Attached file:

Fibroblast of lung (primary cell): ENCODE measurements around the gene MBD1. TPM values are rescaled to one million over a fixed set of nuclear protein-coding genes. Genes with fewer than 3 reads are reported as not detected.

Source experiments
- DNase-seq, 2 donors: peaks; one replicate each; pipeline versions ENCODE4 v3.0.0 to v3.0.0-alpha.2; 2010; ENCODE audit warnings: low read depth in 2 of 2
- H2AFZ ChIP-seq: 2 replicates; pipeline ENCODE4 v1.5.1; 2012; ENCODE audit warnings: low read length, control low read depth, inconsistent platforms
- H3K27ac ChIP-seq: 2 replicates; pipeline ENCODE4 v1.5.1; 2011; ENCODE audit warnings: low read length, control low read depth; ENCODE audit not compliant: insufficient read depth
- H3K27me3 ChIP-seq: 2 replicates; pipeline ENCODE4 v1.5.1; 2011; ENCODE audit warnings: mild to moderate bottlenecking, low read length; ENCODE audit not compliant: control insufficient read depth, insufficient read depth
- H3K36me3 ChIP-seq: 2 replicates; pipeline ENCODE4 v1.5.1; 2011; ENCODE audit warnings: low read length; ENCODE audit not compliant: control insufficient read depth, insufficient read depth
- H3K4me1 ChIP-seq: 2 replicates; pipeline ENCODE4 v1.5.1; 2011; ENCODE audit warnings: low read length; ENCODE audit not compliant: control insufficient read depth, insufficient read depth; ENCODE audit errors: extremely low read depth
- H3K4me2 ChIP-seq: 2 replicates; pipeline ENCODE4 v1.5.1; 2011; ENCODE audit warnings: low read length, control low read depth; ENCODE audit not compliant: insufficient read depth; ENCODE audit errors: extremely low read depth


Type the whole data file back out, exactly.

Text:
Fibroblast of lung (primary cell): ENCODE measurements around the gene MBD1. TPM values are rescaled to one million over a fixed set of nuclear protein-coding genes. Genes with fewer than 3 reads are reported as not detected.

Source experiments
- DNase-seq, 2 donors: peaks; one replicate each; pipeline versions ENCODE4 v3.0.0 to v3.0.0-alpha.2; 2010; ENCODE audit warnings: low read depth in 2 of 2
- H2AFZ ChIP-seq: 2 replicates; pipeline ENCODE4 v1.5.1; 2012; ENCODE audit warnings: low read length, control low read depth, inconsistent platforms
- H3K27ac ChIP-seq: 2 replicates; pipeline ENCODE4 v1.5.1; 2011; ENCODE audit warnings: low read length, control low read depth; ENCODE audit not compliant: insufficient read depth
- H3K27me3 ChIP-seq: 2 replicates; pipeline ENCODE4 v1.5.1; 2011; ENCODE audit warnings: mild to moderate bottlenecking, low read length; ENCODE audit not compliant: control insufficient read depth, insufficient read depth
- H3K36me3 ChIP-seq: 2 replicates; pipeline ENCODE4 v1.5.1; 2011; ENCODE audit warnings: low read length; ENCODE audit not compliant: control insufficient read depth, insufficient read depth
- H3K4me1 ChIP-seq: 2 replicates; pipeline ENCODE4 v1.5.1; 2011; ENCODE audit warnings: low read length; ENCODE audit not compliant: control insufficient read depth, insufficient read depth; ENCODE audit errors: extremely low read depth
- H3K4me2 ChIP-seq: 2 replicates; pipeline ENCODE4 v1.5.1; 2011; ENCODE audit warnings: low read length, control low read depth; ENCODE audit not compliant: insufficient read depth; ENCODE audit errors: extremely low read depth